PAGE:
Unfortunately, although I have stayed out of the mainstream and seemingly skirted its trappings, I’ve also sacrificed a lot of other things, like intimate personal relationships, continuous friendships, consistency, stability, security, and more opportunities than I’m comfortable discussing right now. Nevertheless, they’ve all been life lessons, and even burned bridges still have rivers below that lead to other crossings. But ultimately, Kris Krisofferson may have been right when he wrote that “freedom’s just another word for nothing left to lose.”

So now I’ve let go of my attachment to the idea that we should have obligatory allegiance to whatever governmental system has seized control of the land we are born on. I mean, as I’ve studied the world I live in, the rampant consumerism, endless growth, and penchant for bombs and violence that the U.S. federal government perpetuates is doing us no favors, and I don’t think it is of my highest service to the world or my Creator for me to continue enabling it through its addiction to money and forcefulness. Even though I thought Obama was probably the best president of my lifetime, it was during his administration, July 4, 2012, that I considered the words of Thomas Jefferson as he had articulated his issues with King George and wrote my own Declaration of Independence, letting go of my allegiance to an organization that had grown just as unwieldy in order to embrace my personal sovereignty as the Autonomous Nation of Stevetopia.

Although it has taken me awhile to feel comfortable coming out publicly with this decision, since pride has seemingly become the highest virtue for the U.S. federal government now, it doesn’t seem so outlandish for me to so brazenly flaunt my ego. But apparently, that’s a pretty mainstream thing now, and to be honest, with all that I’ve let go of as I’ve lived the journey of my life up to this point, my ego is the only constant that I know.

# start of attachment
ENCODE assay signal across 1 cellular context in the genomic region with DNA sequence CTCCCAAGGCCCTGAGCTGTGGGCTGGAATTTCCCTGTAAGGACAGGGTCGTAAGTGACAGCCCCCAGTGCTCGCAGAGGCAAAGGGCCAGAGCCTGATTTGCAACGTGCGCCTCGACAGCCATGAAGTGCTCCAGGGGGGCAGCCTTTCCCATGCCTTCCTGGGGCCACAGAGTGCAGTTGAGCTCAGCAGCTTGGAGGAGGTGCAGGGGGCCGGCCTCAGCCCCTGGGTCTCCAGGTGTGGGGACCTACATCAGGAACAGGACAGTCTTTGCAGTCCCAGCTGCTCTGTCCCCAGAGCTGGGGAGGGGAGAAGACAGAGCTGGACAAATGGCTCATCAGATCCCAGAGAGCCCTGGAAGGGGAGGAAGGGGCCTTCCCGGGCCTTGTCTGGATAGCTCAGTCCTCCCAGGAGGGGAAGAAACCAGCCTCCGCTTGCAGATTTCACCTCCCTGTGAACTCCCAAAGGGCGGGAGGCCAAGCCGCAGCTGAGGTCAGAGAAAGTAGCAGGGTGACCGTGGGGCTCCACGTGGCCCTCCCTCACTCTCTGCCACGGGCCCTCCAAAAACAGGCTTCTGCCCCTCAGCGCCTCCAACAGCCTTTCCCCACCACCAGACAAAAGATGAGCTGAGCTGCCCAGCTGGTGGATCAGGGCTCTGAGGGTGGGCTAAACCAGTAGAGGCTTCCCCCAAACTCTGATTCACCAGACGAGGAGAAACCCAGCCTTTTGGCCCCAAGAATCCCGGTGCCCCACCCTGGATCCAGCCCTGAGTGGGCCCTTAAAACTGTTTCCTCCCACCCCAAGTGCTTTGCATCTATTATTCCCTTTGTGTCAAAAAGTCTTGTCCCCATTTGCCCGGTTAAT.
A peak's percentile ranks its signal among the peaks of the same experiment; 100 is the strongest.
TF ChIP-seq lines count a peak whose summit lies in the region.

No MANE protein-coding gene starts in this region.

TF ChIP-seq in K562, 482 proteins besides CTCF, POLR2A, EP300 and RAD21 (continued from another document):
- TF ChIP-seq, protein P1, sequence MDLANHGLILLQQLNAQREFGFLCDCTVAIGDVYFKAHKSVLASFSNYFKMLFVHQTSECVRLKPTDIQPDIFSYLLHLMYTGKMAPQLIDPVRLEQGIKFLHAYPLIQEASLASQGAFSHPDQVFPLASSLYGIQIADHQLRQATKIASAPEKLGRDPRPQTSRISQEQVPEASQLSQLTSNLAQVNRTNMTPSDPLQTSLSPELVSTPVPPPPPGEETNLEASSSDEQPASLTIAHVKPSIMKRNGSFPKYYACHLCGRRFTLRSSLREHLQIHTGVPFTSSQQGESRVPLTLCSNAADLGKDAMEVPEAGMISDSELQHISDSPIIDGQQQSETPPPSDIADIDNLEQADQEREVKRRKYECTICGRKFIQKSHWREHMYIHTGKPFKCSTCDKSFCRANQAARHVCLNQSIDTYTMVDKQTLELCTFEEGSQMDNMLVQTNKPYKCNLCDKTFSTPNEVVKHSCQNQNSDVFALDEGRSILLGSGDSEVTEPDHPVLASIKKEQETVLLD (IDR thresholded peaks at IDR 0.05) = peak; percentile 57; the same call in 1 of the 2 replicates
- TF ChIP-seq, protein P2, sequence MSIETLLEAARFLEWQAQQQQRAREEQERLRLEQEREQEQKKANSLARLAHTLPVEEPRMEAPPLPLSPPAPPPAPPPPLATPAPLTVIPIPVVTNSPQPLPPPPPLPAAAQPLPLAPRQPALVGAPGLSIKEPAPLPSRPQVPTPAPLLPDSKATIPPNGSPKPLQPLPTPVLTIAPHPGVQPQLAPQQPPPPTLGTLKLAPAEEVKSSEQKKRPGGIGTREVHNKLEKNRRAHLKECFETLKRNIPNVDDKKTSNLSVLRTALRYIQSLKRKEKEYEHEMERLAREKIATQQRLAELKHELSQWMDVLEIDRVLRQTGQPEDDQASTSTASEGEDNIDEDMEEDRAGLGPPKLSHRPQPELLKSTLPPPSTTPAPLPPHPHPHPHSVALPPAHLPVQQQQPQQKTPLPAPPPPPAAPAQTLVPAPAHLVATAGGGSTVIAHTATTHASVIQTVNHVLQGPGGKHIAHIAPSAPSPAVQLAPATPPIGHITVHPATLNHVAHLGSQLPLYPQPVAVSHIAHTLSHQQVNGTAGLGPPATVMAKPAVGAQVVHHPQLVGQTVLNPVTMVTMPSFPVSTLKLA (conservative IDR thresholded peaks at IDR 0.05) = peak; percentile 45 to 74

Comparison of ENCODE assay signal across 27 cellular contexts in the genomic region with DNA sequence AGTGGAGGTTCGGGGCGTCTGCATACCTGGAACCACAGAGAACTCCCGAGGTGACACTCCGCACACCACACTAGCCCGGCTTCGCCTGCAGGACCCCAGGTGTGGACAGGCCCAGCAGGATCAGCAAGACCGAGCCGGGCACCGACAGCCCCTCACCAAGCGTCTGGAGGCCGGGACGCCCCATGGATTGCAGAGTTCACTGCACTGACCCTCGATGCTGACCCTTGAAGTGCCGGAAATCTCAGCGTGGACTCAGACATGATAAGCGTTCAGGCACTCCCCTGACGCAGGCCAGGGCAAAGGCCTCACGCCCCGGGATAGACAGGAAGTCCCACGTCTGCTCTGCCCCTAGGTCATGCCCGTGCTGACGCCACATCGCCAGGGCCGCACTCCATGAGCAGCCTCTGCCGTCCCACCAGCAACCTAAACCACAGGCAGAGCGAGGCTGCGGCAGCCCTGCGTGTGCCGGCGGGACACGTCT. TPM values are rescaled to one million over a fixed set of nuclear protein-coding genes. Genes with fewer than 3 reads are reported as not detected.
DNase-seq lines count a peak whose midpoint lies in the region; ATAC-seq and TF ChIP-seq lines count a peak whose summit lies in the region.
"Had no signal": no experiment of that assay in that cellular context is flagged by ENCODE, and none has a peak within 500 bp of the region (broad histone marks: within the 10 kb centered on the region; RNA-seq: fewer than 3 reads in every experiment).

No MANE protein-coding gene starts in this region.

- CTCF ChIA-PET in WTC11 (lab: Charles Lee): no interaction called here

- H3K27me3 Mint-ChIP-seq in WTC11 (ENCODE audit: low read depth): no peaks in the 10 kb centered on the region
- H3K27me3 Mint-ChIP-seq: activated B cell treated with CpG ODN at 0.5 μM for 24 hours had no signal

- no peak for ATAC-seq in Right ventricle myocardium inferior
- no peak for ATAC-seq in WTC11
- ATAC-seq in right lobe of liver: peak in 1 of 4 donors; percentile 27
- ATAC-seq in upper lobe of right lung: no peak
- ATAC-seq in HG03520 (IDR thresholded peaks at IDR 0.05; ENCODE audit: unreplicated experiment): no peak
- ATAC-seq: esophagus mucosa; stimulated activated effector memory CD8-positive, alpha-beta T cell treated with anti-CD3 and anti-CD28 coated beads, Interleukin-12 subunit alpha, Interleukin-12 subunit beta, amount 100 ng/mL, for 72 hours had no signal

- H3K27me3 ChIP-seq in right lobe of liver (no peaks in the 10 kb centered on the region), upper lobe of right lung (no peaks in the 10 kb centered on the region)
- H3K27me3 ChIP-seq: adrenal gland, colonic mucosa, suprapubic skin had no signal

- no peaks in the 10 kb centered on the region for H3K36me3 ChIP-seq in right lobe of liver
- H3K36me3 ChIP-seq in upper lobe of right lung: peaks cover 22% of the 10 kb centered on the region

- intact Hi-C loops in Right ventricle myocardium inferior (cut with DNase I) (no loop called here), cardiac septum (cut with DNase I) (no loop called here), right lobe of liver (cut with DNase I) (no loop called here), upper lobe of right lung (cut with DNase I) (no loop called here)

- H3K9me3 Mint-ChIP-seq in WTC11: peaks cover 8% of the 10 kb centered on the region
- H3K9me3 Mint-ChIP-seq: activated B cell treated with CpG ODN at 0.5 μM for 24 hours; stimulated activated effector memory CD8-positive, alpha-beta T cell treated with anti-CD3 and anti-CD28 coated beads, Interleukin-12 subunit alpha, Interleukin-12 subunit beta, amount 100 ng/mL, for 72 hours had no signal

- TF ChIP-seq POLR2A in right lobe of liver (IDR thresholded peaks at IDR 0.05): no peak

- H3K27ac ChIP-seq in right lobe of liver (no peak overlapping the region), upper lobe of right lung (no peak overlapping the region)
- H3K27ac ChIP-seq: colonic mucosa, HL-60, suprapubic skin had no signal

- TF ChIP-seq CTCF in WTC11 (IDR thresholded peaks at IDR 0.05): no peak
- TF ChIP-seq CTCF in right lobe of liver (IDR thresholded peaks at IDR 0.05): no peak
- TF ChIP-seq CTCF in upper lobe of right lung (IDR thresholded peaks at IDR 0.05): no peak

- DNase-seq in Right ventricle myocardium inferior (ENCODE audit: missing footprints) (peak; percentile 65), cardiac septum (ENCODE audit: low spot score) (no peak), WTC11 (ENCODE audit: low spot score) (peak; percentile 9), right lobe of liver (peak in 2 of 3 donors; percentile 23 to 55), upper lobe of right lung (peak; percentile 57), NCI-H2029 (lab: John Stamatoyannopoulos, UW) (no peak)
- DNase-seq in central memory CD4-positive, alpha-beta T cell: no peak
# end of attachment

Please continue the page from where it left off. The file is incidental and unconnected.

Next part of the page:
Anyway, I eventually cut the film together and called it Attention Deficit Disorder: Life At A Different Pace. Ultimately, although it does point out the challenges and pitfalls, the film does try to showcase the positive traits of Attention Deficit Disorder. But in it, my younger self said (and I’m paraphrasing), “I may not very good at math, but I can build a better mousetrap.” I’m not sure that the Autonomous Nation of Stevetopia is a better mousetrap than the U.S. federal government, but I do think it has better cheese. It’s much more aromatic, has a smoother flavor, and isn’t as likely to give you gas.

Not that I’m trying to get people to immigrate. The Autonomous Nation of Stevetopia can only have a population of one. However, you are welcome to come visit.

So basically, since I’ve not done a good job of establishing a great career in the traditional American economy, I figured that I’d just create my own, my own country, my own economic system, and my own… reality. Patreon seems to be offer the most opportunity to do that in the most artistic way possible. I’m glad that I have started my campaign with four followers. I look forward to watching it grow.

Please look through the various benefits of supporting me on Patreon and let’s do something different together!


Photo by SpaceX on Unsplash